by Rahul KumarDec 01, 2022
“When you look at one of my paintings from afar it can be very deceiving. I have seen the reaction of many beholders, often confused, not knowing if they are looking at a sculpture, a real rug... it’s quite amusing!” These works reflect on the compositions of Madrid-based Antonio Santin, whose genre defining art has taken over the global art scene. The magic lies within the details that adorn the surface of Santin’s canvas. What looks like intricately embroidered tapestries with fringed detailing, when given a closer gaze, engulfs the beholder into a composition worth thousands of paint strokes. Antonio’s oil paint composition mimics the texture of a weaver’s skill, transforming a blank canvas into a visual treat to the eye. A typical day in Antonio’s studio is incredibly busy. “There are always several paintings in progress that I watch evolve like little babies, there are many decisions that have to be made. During my day, when I am not busy with the rug series, I dedicate a part of my time to reading and receiving input. Another part is to work on new ideas and finally there’s the experimentation process. I work as much as I can,” he shares.
The Persian patterned rug design series is Antonio’s latest muse as he explores ideas of opacity of fabric as a device to obscure with abstract patterns and textures. Surprisingly, Antonio started his artistic career exploring human representation or rather simply figurative art. But all it took was a photoshoot that bumped the Spanish artist into his magnum opus, the rug series. “I remember during a photoshoot, the idea of hiding the model under the carpet came to my mind. I remember when I saw the bulky rug through the camera lens, I immediately realised what a powerful image that was. It had all the psychological tension of a person, but I had literally gotten rid of the body. The result was sublime, equally dark and humorous, heavy and beautiful,” says Antonio.
This very idea transformed into Santin’s signature motif. Most of his ornate pieces hold anthropomorphic forms eerily hidden beneath the patterned carpets. Beneath layers of dots, spirals and brush strokes of oil paints, there is a clear outline of a defined form, more like a human body. The outcome is enigmatic but seductive, intimidating but unsettling, real but illusionary. Antonio describes his work as, “a figurative painting without a figure, an ornate excuse to represent what’s invisible.” Thus, this illusion blurs the line between paintings and sculptural renditions.
There is a continuous perceptual dialogue between light and shadow, as the artist juxtaposes flattened surfaces with tangible curvature. There is a visceral tension between surface and space, scale and scope that Antonio achieves with a range of techniques. Decoding his labour-intensive techniques, Antonio gives us an insight into what it really takes into achieving the perfect illusion. “For instance, the painting looks similar to relief work. In actuality, it is solely oil paint which is used as a sculptural medium to build up the pattern. Initially, I used squeezable bottles to push the paint out through fine tips. The result was dynamic and painterly. Thereafter, I started using technology by means of an air compressor that’s connected to special syringes filled with oil paint. This way I can create fine threads of colours that I shape into an array of micro reliefs. This process is very labour intensive and time consuming. The second illusion is a trompe l’oeil, when the base relief of a painting is completed, I intervene by glazing the oil paint with brushes. The outcome is a mixture between a patina and a chiaroscuro. If done well the flat painting acquires tri dimensionality all of a sudden. The third illusion is the image I am proposing, which belongs to the collective imagination. We all have heard the expression sweeping something under the rug, what’s in fact hidden is abstract, that idea belongs to the beholder.”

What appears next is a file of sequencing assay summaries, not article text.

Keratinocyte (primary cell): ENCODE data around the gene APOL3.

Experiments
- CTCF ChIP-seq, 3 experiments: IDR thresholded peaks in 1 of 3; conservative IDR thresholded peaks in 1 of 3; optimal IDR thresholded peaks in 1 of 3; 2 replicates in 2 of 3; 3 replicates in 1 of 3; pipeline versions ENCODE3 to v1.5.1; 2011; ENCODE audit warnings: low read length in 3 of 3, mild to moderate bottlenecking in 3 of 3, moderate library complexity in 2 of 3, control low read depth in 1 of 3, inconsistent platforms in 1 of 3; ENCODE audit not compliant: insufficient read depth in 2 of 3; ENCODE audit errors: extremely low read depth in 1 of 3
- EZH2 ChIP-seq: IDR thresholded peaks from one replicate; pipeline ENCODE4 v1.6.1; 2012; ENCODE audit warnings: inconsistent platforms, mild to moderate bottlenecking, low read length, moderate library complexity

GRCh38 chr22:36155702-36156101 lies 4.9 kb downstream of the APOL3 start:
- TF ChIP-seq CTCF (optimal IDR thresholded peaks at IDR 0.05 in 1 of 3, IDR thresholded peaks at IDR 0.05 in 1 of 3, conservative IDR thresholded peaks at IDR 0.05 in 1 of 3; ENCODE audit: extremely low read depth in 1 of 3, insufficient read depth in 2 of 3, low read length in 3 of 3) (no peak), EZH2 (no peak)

Apart from the intriguing compositions, Antonio’s artwork titles are a conversation starter in their own right. Thus, this experience of mystery and illusion extends beyond the canvas. Decoding some of his artwork titles, Antonio shares, “I understand a good title is something that accompanies a painting although it shouldn’t define it. With that idea in mind my titles are part of my life, like a diary, something that I fix in a material way but it could also be a simple stroke of inspiration. Sometimes I look at a finished painting and a word appears out of the blue, so I allow it to remain. ‘Ya mañana’ is a classical expression in Spanish about procrastination. Ever since I moved back to Madrid in 2018, I have been using more Spanish words in my titles. It feels good to be home! Not My Circus Not My Monkeys belongs to a period of my life when I was dealing with more drama than I needed. I have named several paintings with names of streets such as Montrose Ave I used to live in or pass by frequently, and have fond memories associated with it.”
Imitating embroidery techniques with oil paints, Santin’s rugs have cast a spell of magic and awe on the beholder’s mind. These compositions - taking an average of about six months to achieve perfection in its intricacy - leave an air of mystery. One can’t help but imagine lifting up the embroidered rug to peek under the beautiful facade and identify the human beneath. Listening to “Juan Luis Guerra, Heroes del silencio and flamenco”, Antonio preps for his upcoming exhibit at the Galerie Isa in Mumbai in January 2023.